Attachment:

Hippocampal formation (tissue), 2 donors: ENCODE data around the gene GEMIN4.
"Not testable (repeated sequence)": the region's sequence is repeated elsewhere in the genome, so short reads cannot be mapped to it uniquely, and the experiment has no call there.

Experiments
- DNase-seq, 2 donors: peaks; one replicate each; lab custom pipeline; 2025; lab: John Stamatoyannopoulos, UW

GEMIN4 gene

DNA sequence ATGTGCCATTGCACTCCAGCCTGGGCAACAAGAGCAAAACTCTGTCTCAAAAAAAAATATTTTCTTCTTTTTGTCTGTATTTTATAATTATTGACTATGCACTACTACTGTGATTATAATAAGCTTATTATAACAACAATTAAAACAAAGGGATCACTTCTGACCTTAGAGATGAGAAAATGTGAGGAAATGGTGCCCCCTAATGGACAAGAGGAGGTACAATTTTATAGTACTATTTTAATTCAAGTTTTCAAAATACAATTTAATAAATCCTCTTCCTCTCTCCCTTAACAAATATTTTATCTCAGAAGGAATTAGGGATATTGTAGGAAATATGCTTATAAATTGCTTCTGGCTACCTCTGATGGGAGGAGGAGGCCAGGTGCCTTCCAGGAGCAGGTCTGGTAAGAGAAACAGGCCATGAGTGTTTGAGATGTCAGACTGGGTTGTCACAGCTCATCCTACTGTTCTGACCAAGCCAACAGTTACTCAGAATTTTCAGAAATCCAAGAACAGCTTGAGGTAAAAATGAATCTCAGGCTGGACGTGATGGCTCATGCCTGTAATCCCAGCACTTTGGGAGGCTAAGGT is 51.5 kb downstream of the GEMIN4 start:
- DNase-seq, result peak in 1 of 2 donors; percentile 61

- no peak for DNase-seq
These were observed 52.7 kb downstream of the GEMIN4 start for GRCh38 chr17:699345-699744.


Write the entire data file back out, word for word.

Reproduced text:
Hippocampal formation (tissue), 2 donors: ENCODE data around the gene GEMIN4.
"Not testable (repeated sequence)": the region's sequence is repeated elsewhere in the genome, so short reads cannot be mapped to it uniquely, and the experiment has no call there.

Experiments
- DNase-seq, 2 donors: peaks; one replicate each; lab custom pipeline; 2025; lab: John Stamatoyannopoulos, UW

GEMIN4 gene

DNA sequence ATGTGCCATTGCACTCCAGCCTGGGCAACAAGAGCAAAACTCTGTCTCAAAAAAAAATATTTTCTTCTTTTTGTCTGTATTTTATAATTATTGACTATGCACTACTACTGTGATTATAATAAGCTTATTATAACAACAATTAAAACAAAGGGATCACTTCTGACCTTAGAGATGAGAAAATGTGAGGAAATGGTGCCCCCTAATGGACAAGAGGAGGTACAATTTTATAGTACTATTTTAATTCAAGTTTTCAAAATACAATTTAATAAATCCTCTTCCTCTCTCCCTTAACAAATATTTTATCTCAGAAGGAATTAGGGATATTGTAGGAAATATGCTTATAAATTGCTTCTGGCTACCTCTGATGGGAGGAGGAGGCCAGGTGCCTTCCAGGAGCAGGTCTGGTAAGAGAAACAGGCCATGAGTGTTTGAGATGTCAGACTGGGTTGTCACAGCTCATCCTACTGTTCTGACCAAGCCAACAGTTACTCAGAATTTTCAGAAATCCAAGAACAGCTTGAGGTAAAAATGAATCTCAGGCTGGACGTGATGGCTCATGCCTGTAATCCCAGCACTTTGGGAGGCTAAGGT is 51.5 kb downstream of the GEMIN4 start:
- DNase-seq, result peak in 1 of 2 donors; percentile 61

- no peak for DNase-seq
These were observed 52.7 kb downstream of the GEMIN4 start for GRCh38 chr17:699345-699744.